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Memphis seeing job growth in areas most affected by the pandemic, Greater Memphis Chamber says

“Greater Memphis has more people on payroll than ever before and our businesses are still telling us they can’t hire people fast enough,” Ted Townsend said.

MEMPHIS, Tenn. — Economic leaders are viewing 2022 as a year of big growth for Memphis.  In November 2,700 jobs were added to the region according to the Greater Memphis Chamber of Commerce.  It puts Memphis at 671,500 total jobs.

According to Tecora Murray from the Chamber’s Center for Economic Competitiveness, this means the area has added 15,100 out of 50,000 jobs the organization is aiming for by 2030.

In the past year, the Chamber says some of the biggest growth in the region has been the industries hit hardest by the pandemic.  Hospitality/Leisure led overall growth at 7.88% growth over November 2021.  The industry is now sitting at 66,855 total jobs.  Health/Education were another highlight, growing 3.98% year over year after year after remaining stagnant for a long time.

Greater Memphis Chamber President and CEO Ted Townsend says  “Greater Memphis has more people on payroll than ever before and our businesses are still telling us they can’t hire people fast enough.”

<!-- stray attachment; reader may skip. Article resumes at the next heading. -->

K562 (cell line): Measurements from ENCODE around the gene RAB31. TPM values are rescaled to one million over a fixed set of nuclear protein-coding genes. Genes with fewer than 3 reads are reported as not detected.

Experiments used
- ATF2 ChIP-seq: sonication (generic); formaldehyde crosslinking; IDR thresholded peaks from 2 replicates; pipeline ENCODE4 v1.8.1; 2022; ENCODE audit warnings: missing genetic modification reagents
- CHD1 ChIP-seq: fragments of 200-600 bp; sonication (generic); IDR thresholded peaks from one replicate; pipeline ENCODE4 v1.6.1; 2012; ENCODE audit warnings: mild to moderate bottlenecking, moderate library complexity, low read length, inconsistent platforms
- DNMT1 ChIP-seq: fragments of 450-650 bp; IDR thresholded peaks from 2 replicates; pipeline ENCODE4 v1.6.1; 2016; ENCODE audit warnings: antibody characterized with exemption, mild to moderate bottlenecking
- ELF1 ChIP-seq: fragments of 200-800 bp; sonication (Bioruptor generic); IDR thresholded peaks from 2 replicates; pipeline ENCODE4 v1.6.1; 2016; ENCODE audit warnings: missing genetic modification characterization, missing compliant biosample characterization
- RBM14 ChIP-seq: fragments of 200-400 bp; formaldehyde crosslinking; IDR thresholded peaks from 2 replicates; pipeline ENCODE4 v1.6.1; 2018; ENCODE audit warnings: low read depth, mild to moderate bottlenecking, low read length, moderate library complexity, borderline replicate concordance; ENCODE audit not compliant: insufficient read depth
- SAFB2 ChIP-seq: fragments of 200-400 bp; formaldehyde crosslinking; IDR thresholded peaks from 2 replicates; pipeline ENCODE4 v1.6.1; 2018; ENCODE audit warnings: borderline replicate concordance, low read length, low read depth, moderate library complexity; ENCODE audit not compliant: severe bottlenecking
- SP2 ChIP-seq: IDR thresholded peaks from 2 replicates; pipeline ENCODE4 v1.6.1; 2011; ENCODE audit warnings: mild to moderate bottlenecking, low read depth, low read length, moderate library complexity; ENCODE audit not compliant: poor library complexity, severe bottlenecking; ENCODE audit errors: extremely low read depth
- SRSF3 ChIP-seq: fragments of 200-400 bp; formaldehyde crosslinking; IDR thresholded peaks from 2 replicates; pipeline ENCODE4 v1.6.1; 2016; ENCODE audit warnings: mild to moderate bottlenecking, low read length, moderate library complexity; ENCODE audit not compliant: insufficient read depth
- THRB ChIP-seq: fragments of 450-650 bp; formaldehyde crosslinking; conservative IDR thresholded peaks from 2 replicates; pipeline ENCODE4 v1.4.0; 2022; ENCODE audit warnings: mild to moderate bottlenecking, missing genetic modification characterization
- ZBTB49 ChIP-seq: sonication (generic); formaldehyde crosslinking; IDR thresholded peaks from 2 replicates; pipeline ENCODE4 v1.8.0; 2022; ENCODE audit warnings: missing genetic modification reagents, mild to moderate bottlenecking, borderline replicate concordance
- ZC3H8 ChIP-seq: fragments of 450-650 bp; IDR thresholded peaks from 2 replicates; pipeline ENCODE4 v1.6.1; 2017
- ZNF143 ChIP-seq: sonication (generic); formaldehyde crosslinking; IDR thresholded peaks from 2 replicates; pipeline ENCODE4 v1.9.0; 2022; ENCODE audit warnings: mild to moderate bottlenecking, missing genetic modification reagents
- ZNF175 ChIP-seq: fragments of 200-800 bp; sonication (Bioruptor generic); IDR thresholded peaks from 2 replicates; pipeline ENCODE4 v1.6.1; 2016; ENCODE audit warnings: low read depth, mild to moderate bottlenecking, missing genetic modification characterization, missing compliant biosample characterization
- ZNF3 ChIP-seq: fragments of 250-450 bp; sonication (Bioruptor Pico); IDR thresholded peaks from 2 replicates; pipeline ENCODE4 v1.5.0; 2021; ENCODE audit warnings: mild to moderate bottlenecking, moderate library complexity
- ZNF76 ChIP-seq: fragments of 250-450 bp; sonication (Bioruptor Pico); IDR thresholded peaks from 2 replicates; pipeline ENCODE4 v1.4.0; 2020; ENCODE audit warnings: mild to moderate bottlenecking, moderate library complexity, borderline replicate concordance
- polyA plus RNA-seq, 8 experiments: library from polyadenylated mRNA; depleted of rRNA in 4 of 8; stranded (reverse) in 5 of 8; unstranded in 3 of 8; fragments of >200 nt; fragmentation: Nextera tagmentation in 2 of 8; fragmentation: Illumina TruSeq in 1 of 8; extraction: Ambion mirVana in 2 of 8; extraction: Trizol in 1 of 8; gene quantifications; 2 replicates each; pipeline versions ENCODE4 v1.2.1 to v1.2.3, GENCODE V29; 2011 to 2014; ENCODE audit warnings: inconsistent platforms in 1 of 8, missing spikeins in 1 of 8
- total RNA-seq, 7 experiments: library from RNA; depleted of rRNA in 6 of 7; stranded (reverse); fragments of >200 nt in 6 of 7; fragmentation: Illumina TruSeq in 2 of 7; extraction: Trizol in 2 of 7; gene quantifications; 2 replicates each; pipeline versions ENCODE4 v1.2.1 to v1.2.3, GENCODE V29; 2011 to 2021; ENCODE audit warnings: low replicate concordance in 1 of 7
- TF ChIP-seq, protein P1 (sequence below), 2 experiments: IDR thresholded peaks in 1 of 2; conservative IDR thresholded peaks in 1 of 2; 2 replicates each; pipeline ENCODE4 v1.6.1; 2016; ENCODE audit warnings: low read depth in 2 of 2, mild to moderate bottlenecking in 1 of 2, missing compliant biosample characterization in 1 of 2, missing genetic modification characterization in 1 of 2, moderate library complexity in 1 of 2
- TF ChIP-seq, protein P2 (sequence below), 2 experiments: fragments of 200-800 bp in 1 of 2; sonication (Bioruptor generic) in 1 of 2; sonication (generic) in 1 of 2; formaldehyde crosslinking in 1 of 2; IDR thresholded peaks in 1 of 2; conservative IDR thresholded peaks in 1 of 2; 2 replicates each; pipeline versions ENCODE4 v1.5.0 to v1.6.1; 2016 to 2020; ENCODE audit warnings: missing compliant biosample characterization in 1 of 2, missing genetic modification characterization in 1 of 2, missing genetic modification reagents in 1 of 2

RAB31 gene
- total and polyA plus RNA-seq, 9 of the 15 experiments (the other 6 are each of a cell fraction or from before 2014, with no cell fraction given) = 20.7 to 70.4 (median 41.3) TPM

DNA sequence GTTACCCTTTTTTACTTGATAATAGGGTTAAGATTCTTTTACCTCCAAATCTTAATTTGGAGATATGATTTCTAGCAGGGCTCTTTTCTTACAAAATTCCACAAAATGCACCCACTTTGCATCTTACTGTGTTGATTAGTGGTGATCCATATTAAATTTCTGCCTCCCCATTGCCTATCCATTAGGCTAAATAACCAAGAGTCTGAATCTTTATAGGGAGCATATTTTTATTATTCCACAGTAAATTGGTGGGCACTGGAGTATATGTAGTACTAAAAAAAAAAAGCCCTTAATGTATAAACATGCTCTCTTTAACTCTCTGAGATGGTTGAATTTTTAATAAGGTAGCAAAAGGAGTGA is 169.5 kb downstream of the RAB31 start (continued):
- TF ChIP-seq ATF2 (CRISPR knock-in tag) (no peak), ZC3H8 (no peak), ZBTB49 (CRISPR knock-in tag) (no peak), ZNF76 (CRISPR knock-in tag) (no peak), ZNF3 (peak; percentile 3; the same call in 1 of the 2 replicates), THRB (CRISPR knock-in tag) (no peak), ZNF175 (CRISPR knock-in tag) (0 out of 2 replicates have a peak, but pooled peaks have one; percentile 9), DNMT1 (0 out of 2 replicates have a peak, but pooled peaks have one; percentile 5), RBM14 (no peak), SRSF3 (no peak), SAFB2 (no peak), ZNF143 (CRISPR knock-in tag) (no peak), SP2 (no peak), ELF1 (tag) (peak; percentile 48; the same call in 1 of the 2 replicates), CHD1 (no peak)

When looking at jobs, however, some Memphians may need several to make ends meet.  According to the US Bureau of Labor Statistics, Memphis has remained below the average hourly wage across America.  In 2021, those in the food preparation and serving industry made $14.16 on average nationally, but in Memphis they only made  $11.85.  While the 3rd quarter has the Memphis cost of living index at 86.2%, it still is high for a lot of people.

RentCafe says the average rent in Memphis is $1,060, while the rest costs $889 according to Numbeo.  So if someone worked four weeks a month, the average person would make $1,896, which is less than what they would need.

However the Chamber is working towards helping people make more money.

The area has seen a record number of interested parties in economic development.  The Chamber says 56 companies have had their sights on the Memphis region, many in manufacturing, which is a weird trend but could be the signal of the “Ford Effect.”  Once Ford announces the Blue Oval suppliers, the Chamber expects a lot of those companies to make location decisions.

Ryan Poe from the Greater Memphis Chamber says one of the biggest goals for the Chamber over the past year has been a focus on accelerated job training.  This is a model that has been used in places like Orlando.  It takes people to get certified at a business-led job training center, which then helps them earn a starting wage comparable to what they would earn with a two or four year degree.  

Poe adds this is big for the Memphis community, since such a huge percentage of the area has a high school diploma education or less. 

According to the US Census Bureau, this was 72.9% for people over the age of 25.

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